We compared oxygen fluxes measured simultaneously at the pelagic and benthic oxycline in a lake and analyze their relation to hydrodynamic forcing conditions. While the mean oxygen fluxes did not differ significantly among both sites, the fluxes were highly variable in time. Short energetic periods contributed disproportionately to the overall oxygen flux above both the benthic and pelagic oxycline. In the pelagic region, mean fluxes across the oxycline were limited by low diffusivities (7 3 1028 m2 s21) and were one to two orders of magnitude smaller than fluxes above the oxycline (0.5 and 32 mmol m22 d21, respectively). A one-dimensional transport model was used to estimate sources and sinks of oxygen potentially causing this imbalance. The model results indicate that 92% of dissolved oxygen transported into the oxycline is used by the respiration of organic material imported into the oxycline from the epilimnion; chemical oxygen consumption associated with the upward flux of reduced substances is negligible. Our findings indicate that under such conditions, dissolved oxygen consumption and therewith mineralization within the oxycline can be comparable with the corresponding rates occurring in the sediments of eutrophic lakes with an oxic hypolimnion.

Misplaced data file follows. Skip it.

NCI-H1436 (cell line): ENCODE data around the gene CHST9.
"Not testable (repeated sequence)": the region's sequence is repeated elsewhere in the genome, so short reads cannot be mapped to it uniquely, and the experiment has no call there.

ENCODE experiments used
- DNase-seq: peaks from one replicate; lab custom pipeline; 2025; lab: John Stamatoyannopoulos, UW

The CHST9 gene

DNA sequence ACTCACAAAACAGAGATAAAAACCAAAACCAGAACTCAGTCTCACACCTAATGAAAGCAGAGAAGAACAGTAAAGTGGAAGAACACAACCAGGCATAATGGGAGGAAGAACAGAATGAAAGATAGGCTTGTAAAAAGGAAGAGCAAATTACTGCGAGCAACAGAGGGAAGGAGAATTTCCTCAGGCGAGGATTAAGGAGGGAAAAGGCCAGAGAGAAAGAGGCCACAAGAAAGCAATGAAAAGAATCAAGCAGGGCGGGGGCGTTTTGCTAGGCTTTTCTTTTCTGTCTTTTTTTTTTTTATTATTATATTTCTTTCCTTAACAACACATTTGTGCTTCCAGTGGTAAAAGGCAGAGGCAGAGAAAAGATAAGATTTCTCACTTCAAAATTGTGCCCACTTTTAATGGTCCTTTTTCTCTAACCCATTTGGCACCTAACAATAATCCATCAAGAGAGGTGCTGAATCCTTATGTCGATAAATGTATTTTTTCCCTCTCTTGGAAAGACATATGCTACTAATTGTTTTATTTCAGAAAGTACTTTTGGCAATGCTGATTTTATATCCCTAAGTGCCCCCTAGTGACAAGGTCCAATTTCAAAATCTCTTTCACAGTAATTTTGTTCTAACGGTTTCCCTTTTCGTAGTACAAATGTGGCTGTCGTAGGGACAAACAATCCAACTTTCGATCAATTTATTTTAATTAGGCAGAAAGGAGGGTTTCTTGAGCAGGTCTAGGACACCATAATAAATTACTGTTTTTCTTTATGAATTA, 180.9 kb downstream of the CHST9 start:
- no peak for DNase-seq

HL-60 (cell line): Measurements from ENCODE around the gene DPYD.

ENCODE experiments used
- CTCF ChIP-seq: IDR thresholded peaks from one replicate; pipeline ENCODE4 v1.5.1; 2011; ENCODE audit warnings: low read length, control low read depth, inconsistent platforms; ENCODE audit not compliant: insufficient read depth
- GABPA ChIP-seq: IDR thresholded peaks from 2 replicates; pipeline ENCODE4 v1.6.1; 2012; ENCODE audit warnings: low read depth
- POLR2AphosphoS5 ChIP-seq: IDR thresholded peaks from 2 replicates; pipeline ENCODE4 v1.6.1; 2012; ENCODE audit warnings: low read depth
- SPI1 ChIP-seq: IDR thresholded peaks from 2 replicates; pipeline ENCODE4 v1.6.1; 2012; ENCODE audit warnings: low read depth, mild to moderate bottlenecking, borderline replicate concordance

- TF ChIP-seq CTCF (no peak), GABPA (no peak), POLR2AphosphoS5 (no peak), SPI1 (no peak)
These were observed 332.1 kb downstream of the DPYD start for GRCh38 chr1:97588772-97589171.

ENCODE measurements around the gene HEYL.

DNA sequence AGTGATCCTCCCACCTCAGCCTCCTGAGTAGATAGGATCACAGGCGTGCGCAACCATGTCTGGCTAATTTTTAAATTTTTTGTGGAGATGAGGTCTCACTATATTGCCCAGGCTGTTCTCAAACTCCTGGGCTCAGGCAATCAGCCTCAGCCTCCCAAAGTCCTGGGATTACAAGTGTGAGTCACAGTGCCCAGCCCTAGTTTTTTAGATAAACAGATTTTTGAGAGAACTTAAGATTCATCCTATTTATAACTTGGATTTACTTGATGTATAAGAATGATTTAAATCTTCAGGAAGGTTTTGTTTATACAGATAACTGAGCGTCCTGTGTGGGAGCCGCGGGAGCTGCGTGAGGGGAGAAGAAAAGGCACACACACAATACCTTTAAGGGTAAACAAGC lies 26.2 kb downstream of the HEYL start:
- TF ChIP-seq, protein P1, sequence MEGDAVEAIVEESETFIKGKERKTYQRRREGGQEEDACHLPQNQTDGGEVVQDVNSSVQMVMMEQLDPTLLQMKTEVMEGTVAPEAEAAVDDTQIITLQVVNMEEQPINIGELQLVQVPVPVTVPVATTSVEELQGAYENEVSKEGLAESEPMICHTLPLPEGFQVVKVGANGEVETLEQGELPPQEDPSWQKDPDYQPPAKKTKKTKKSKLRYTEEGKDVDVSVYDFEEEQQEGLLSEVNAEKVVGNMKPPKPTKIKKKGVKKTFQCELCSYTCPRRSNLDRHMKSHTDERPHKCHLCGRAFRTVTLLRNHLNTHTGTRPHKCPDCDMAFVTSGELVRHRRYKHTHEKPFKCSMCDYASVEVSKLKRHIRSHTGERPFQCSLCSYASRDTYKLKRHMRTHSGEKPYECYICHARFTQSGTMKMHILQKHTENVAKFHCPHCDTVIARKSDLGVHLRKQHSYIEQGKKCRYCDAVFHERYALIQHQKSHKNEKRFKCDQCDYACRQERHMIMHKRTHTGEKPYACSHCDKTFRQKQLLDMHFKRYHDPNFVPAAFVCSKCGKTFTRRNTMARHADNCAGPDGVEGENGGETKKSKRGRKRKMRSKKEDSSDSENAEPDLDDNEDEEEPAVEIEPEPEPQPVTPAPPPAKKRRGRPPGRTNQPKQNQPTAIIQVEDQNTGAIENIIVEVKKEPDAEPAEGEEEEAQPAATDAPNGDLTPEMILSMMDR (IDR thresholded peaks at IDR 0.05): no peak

Limnology and Oceanography, 2014, Vol 59, Issue 5, p. 1637-1650